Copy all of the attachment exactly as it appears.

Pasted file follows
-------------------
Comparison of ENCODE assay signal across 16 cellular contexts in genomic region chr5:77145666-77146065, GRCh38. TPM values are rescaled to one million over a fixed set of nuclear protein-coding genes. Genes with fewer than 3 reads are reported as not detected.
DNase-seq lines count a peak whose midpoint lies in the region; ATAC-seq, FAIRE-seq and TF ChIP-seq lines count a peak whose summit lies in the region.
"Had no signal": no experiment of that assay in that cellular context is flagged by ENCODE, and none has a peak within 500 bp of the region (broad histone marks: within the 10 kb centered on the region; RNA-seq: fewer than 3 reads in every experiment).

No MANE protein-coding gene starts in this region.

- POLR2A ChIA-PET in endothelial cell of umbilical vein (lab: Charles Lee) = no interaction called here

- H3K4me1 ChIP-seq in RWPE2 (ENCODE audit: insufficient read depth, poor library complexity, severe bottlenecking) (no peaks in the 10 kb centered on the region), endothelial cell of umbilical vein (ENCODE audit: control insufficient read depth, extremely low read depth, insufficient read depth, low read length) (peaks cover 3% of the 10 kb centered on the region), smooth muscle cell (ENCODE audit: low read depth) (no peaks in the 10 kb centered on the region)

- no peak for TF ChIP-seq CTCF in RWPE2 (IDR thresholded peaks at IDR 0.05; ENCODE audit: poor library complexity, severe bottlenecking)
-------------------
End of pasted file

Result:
Comparison of ENCODE assay signal across 16 cellular contexts in genomic region chr5:77145666-77146065, GRCh38. TPM values are rescaled to one million over a fixed set of nuclear protein-coding genes. Genes with fewer than 3 reads are reported as not detected.
DNase-seq lines count a peak whose midpoint lies in the region; ATAC-seq, FAIRE-seq and TF ChIP-seq lines count a peak whose summit lies in the region.
"Had no signal": no experiment of that assay in that cellular context is flagged by ENCODE, and none has a peak within 500 bp of the region (broad histone marks: within the 10 kb centered on the region; RNA-seq: fewer than 3 reads in every experiment).

No MANE protein-coding gene starts in this region.

- POLR2A ChIA-PET in endothelial cell of umbilical vein (lab: Charles Lee) = no interaction called here

- H3K4me1 ChIP-seq in RWPE2 (ENCODE audit: insufficient read depth, poor library complexity, severe bottlenecking) (no peaks in the 10 kb centered on the region), endothelial cell of umbilical vein (ENCODE audit: control insufficient read depth, extremely low read depth, insufficient read depth, low read length) (peaks cover 3% of the 10 kb centered on the region), smooth muscle cell (ENCODE audit: low read depth) (no peaks in the 10 kb centered on the region)

- no peak for TF ChIP-seq CTCF in RWPE2 (IDR thresholded peaks at IDR 0.05; ENCODE audit: poor library complexity, severe bottlenecking)